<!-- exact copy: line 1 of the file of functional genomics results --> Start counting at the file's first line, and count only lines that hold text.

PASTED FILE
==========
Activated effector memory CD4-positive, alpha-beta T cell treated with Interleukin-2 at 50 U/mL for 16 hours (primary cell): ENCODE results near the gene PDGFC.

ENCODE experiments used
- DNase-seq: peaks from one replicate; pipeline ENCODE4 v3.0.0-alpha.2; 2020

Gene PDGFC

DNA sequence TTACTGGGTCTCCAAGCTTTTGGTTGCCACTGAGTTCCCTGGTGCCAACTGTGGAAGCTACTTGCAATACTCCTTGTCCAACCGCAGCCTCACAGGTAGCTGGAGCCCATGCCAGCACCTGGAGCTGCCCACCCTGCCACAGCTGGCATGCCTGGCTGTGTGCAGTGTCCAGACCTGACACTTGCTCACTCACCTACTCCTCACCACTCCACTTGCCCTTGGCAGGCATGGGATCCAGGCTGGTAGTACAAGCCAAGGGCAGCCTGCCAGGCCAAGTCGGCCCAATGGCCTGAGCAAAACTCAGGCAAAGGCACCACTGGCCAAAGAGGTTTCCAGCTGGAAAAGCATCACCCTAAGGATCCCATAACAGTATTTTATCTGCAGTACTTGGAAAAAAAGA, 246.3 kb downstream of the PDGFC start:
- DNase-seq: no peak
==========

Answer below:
Activated effector memory CD4-positive, alpha-beta T cell treated with Interleukin-2 at 50 U/mL for 16 hours (primary cell): ENCODE results near the gene PDGFC.